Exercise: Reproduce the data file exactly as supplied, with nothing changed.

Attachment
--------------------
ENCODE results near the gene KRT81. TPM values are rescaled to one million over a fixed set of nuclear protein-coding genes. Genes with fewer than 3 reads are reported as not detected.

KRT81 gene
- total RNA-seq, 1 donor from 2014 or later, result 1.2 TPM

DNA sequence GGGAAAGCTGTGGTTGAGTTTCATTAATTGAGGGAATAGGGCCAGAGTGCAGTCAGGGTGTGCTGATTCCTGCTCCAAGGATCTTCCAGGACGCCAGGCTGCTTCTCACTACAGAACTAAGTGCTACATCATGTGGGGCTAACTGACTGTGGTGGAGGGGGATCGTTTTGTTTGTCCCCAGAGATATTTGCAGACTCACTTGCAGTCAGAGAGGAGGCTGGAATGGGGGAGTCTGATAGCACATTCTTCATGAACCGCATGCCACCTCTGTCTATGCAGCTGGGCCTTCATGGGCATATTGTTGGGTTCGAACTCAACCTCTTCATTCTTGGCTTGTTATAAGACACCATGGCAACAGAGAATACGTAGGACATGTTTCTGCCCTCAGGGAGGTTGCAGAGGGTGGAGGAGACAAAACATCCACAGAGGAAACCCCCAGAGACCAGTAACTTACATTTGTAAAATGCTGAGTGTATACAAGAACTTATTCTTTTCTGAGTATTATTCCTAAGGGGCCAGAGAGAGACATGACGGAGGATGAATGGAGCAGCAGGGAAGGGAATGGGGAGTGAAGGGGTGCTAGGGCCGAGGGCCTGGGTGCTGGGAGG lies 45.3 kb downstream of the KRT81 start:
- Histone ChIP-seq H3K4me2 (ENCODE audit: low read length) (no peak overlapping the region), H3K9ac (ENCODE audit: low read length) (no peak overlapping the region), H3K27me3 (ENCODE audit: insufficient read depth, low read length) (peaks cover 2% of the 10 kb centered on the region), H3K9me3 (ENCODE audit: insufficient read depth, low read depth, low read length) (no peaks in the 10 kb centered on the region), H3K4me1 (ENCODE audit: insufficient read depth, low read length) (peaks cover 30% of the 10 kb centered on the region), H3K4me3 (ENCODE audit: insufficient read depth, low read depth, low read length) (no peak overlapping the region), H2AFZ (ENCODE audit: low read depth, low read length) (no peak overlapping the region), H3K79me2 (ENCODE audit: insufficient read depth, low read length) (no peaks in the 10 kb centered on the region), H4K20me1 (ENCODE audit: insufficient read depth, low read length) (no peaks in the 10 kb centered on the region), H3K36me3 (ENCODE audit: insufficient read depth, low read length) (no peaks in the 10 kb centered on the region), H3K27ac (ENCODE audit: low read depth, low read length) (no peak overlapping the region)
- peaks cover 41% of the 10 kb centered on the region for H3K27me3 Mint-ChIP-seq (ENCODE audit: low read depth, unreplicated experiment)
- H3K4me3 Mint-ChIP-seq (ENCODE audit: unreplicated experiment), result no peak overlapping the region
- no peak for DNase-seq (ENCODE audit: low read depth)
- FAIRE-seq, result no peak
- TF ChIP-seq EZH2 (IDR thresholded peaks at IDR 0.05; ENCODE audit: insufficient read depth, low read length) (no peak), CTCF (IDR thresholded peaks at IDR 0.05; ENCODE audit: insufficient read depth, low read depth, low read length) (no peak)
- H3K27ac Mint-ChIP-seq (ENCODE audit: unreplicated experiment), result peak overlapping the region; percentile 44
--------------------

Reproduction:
ENCODE results near the gene KRT81. TPM values are rescaled to one million over a fixed set of nuclear protein-coding genes. Genes with fewer than 3 reads are reported as not detected.

KRT81 gene
- total RNA-seq, 1 donor from 2014 or later, result 1.2 TPM

DNA sequence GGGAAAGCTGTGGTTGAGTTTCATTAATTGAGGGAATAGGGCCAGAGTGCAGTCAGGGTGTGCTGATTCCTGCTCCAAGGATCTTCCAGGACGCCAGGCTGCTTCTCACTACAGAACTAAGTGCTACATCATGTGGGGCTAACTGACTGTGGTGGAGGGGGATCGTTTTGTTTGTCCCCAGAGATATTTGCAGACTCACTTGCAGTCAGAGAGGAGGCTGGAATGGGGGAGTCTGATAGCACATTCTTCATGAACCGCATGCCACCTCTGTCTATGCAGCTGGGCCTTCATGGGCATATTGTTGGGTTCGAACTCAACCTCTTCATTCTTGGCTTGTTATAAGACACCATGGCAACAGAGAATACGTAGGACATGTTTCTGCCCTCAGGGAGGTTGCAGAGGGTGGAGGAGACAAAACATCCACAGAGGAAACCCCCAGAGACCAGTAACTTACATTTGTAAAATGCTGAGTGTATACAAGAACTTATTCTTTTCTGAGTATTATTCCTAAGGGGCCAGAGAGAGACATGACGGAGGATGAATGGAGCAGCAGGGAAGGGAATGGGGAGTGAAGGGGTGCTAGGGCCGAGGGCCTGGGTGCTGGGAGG lies 45.3 kb downstream of the KRT81 start:
- Histone ChIP-seq H3K4me2 (ENCODE audit: low read length) (no peak overlapping the region), H3K9ac (ENCODE audit: low read length) (no peak overlapping the region), H3K27me3 (ENCODE audit: insufficient read depth, low read length) (peaks cover 2% of the 10 kb centered on the region), H3K9me3 (ENCODE audit: insufficient read depth, low read depth, low read length) (no peaks in the 10 kb centered on the region), H3K4me1 (ENCODE audit: insufficient read depth, low read length) (peaks cover 30% of the 10 kb centered on the region), H3K4me3 (ENCODE audit: insufficient read depth, low read depth, low read length) (no peak overlapping the region), H2AFZ (ENCODE audit: low read depth, low read length) (no peak overlapping the region), H3K79me2 (ENCODE audit: insufficient read depth, low read length) (no peaks in the 10 kb centered on the region), H4K20me1 (ENCODE audit: insufficient read depth, low read length) (no peaks in the 10 kb centered on the region), H3K36me3 (ENCODE audit: insufficient read depth, low read length) (no peaks in the 10 kb centered on the region), H3K27ac (ENCODE audit: low read depth, low read length) (no peak overlapping the region)
- peaks cover 41% of the 10 kb centered on the region for H3K27me3 Mint-ChIP-seq (ENCODE audit: low read depth, unreplicated experiment)
- H3K4me3 Mint-ChIP-seq (ENCODE audit: unreplicated experiment), result no peak overlapping the region
- no peak for DNase-seq (ENCODE audit: low read depth)
- FAIRE-seq, result no peak
- TF ChIP-seq EZH2 (IDR thresholded peaks at IDR 0.05; ENCODE audit: insufficient read depth, low read length) (no peak), CTCF (IDR thresholded peaks at IDR 0.05; ENCODE audit: insufficient read depth, low read depth, low read length) (no peak)
- H3K27ac Mint-ChIP-seq (ENCODE audit: unreplicated experiment), result peak overlapping the region; percentile 44